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Rule 191.4. Filing of Discovery Materials (1999)


(a) Discovery materials not to be filed. The following discovery materials must not be filed:

(1) discovery requests, deposition notices, and sub­poenas required to be served only on parties;

(2) responses and objections to discovery requests and deposition notices, regardless on whom the requests or notices were served;

(3) documents and tangible things produced in discovery; and

(4) statements prepared in compliance with Rule 193.3(b) or (d).

(b) Discovery materials to be filed. The following discovery materials must be filed:

(1) discovery requests, deposition notices, and subpoenas required to be served on nonparties;

(2) motions and responses to motions pertaining to discovery matters; and

(3) agreements concerning discovery matters, to the extent necessary to comply with Rule 11.

(c) Exceptions. Notwithstanding paragraph (a) –

(1) the court may order discovery materials to be filed;

(2) a person may file discovery materials in support of or in opposition to a motion or for other use in a court proceeding; and

(3) a person may file discovery materials necessary for a proceeding in an appellate court.

(d) Retention requirement for persons. Any person required to serve discovery materials not required to be filed must retain the original or exact copy of the materials during the pendency of the case and any related appellate proceedings begun within six months after judgment is signed, unless otherwise provided by the trial court.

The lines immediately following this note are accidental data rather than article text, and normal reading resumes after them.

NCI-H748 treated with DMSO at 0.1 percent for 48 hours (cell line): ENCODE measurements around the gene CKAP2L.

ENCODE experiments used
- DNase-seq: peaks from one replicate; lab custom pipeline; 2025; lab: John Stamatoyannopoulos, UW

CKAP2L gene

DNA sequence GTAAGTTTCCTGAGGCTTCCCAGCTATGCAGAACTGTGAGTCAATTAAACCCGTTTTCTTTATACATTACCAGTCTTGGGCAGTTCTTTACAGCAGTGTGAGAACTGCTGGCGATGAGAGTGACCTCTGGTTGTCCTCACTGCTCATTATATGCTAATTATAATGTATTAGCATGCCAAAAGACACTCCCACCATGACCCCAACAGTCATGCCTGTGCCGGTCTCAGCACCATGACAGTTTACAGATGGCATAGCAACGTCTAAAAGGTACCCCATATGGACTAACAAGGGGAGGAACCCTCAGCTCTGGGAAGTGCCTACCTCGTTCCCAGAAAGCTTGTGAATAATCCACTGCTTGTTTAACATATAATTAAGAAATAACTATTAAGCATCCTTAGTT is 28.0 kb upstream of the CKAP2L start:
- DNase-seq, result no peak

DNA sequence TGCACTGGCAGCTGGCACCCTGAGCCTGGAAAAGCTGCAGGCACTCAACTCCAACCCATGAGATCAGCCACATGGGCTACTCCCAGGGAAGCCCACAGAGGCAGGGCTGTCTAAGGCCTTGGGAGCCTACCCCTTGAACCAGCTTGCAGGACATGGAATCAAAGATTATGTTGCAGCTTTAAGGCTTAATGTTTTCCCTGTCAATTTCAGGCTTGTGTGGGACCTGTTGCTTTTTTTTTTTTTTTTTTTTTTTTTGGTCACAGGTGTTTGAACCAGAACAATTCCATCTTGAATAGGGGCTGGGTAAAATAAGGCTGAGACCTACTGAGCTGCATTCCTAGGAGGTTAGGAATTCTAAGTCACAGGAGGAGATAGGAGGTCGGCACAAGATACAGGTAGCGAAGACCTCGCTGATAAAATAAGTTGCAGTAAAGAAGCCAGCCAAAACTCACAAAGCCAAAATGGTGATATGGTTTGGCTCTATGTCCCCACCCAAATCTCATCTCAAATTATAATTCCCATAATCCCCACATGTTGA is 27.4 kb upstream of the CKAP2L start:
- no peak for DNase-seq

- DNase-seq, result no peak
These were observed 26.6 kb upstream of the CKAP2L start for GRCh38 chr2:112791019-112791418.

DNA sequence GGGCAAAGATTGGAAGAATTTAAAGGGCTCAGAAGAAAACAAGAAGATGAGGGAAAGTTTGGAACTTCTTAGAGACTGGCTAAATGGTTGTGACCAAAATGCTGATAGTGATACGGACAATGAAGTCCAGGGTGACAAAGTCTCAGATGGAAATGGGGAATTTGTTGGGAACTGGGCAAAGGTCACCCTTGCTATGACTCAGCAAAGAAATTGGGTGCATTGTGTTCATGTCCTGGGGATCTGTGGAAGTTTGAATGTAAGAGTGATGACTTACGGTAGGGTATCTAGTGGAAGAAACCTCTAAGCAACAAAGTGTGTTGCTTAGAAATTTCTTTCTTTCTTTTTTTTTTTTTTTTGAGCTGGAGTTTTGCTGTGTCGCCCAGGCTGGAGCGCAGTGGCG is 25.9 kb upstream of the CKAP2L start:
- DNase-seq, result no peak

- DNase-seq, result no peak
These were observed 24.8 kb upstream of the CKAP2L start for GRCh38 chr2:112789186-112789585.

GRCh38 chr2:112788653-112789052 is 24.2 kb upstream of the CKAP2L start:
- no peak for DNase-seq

(e) Retention requirement for courts. The clerk of the court shall retain and dispose of deposition tran­scripts and depositions upon written questions as directed by the Supreme Court.

Amended by order of Nov. 9, 1998, eff. Jan. 1, 1999.

Prior Amendments Future Amendments
Aug. 5, 1998, eff. Jan. 1, 1999  

Notes and Comments

Comments to 1999 change:

1. Rule 191.1 preserves the ability of parties by agreement and trial courts by order to adapt discovery to different circumstances. That ability is broad but not unbounded. Parties cannot merely by agreement modify a court order without the court's concurrence. Trial courts cannot simply "opt out" of these rules by form orders or approve or order a discovery control plan that does not contain the matters specified in Rule 190.4, but trial courts may use standard or form orders for providing discovery plans, scheduling, and other pretrial matters. In individual instances, courts may order, or parties may agree, to use discovery methods other than those prescribed in these rules if appropriate. Because the general rule is stated here, it is not repeated in each context in which it applies. Thus, for example, parties can agree to enlarge or shorten the time permitted for a deposition and to change the manner in which a deposition is conducted, notwithstanding Rule 199.5, although parties could not agree to be abusive toward a witness.

2. Rule 191.2 expressly states the obligation of parties and their attorneys to cooperate in conducting discovery.

3. The requirement that discovery requests, notices, responses, and objections be signed also applies to documents used to satisfy the purposes of such instruments. An example is a statement that privileged material or information has been withheld, which may be separate from a response to the discovery request but is nevertheless part of the response.